What do you do when life kicks you in the teeth and you need to create positive mental attitude and change in your life?

V. L.

Where Do My Characters Come From?

Where Do My Characters Come From?

Wow, it’s been a long time since I posted, but I’m hoping that will change since I’ve set myself up with a weekly schedule that I’m hoping will stick. This week, I’d like to talk about my character development process and where my characters come from.

When I first started developing the Custodian of the Golden Assembly series, I knew what I wanted Siobhan’s personality to be and where pieces of her personality would come from i.e. from my sister, friends, and even some of it from me (yes, I’m responsible for Siobhan’s addiction to Pepsi and melodrama–now where’s my free dragon?). dragon-4622407_1920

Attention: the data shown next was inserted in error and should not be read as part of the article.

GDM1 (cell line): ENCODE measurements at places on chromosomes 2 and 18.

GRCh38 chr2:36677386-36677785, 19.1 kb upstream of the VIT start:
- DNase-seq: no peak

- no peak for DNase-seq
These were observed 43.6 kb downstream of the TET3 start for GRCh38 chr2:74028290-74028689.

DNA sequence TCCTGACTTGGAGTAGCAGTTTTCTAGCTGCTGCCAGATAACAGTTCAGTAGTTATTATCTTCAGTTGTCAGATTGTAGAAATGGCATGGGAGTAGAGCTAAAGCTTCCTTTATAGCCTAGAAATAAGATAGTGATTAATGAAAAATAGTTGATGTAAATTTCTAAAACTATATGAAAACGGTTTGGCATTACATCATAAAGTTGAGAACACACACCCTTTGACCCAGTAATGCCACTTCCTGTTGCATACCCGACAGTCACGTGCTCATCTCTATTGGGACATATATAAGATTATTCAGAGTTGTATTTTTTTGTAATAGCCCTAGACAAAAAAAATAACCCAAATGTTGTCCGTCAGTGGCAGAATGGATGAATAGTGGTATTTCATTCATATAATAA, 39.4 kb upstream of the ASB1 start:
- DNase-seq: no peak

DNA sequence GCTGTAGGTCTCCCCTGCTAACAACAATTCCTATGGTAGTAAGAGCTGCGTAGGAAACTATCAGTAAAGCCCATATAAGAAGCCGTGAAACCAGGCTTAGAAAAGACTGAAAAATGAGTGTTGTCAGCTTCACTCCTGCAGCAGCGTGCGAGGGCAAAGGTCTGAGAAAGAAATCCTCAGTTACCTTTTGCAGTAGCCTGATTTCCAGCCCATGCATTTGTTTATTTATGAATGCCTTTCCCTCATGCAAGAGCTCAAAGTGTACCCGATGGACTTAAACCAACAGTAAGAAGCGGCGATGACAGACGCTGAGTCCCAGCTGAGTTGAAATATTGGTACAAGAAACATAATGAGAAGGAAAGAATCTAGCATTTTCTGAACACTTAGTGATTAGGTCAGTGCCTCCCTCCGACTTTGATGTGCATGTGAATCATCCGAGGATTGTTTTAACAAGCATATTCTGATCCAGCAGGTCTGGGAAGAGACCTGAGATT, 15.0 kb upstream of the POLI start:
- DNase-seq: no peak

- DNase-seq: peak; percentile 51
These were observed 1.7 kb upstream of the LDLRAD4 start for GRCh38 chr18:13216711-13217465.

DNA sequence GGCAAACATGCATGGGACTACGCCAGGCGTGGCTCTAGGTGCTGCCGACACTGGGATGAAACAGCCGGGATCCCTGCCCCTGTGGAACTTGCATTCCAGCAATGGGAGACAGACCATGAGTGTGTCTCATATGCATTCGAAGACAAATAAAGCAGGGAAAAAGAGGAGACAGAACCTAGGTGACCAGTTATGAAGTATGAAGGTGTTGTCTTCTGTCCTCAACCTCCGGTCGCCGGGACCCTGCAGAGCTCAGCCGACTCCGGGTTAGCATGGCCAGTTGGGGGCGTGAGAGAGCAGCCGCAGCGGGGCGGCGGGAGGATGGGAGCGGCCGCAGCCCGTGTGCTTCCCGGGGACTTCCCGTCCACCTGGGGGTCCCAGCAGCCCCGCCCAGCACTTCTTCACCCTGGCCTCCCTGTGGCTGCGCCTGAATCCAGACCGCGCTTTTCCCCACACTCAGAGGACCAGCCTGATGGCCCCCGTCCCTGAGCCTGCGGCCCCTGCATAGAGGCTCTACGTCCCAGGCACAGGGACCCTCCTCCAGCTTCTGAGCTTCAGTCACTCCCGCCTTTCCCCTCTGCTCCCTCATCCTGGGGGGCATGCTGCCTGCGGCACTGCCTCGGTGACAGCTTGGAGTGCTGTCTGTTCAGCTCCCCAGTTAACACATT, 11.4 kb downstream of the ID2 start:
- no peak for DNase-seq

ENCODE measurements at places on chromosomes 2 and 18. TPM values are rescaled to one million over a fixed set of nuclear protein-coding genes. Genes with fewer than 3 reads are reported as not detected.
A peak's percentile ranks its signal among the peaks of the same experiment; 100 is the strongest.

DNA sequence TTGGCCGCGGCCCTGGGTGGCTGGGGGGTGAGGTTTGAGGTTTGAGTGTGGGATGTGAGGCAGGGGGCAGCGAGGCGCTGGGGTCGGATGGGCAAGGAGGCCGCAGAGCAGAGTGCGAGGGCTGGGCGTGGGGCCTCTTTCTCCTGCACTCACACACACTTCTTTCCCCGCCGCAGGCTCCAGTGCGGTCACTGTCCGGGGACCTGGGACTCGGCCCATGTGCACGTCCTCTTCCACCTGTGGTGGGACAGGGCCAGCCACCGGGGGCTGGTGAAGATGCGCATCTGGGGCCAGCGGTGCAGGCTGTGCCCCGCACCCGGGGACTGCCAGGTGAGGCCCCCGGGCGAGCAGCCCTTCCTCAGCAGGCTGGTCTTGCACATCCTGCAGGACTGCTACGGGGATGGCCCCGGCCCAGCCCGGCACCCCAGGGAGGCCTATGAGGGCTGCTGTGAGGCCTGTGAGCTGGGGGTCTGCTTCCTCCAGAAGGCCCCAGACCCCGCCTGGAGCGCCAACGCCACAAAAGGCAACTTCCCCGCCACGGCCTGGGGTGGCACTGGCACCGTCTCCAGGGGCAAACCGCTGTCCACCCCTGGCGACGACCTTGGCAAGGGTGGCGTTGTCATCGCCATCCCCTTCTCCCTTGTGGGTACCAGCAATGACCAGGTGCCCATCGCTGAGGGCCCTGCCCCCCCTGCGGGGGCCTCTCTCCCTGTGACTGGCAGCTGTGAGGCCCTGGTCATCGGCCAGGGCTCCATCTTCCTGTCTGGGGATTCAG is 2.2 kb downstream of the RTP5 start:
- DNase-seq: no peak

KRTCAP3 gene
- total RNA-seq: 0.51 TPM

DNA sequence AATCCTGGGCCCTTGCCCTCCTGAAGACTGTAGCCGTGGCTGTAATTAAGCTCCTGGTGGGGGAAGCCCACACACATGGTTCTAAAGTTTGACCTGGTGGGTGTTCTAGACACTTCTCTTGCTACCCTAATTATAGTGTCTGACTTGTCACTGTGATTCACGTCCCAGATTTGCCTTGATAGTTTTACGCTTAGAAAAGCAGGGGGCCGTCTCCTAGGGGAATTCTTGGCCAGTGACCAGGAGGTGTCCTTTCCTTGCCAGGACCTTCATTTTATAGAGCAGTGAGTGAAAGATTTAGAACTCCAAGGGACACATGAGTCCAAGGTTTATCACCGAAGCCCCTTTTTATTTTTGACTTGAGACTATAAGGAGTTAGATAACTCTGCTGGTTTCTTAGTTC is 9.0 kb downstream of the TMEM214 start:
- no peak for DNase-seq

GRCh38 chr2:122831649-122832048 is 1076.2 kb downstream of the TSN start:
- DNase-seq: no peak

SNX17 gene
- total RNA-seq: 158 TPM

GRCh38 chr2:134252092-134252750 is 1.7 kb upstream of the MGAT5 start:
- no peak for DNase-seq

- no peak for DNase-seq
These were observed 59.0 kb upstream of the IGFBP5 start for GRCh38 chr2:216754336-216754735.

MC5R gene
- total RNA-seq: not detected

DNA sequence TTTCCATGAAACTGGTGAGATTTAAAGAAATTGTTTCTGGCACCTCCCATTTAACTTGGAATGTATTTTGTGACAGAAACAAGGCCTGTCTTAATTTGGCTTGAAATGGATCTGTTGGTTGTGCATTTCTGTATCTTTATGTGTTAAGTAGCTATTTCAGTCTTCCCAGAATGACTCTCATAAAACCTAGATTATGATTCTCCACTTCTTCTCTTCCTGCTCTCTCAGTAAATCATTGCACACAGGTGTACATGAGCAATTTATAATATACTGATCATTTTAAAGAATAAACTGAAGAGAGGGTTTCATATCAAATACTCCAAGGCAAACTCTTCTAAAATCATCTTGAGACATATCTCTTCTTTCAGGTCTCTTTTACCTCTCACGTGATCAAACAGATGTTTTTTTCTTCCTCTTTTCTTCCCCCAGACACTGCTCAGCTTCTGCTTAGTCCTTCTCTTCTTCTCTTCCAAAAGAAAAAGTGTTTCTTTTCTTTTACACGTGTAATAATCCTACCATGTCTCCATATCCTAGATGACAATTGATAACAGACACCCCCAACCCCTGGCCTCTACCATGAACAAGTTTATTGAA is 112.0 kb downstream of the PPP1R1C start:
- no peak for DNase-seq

For other characters, a book or a movie may have something to do with how their personality developed. For example, Norman came from watching the male actors in Guys and Dolls and my fascination with kitschy lawn art. dwarf-1336495_1920Honestly, we’re lucky he’s not a talking, pervy, flamingo. Most of the exchange between Siobhan and Nikolaus in Golden Opportunity came from a conversation between my niece and me about the movie/book Twilight and how vampires should never sparkle (sorry, not sorry).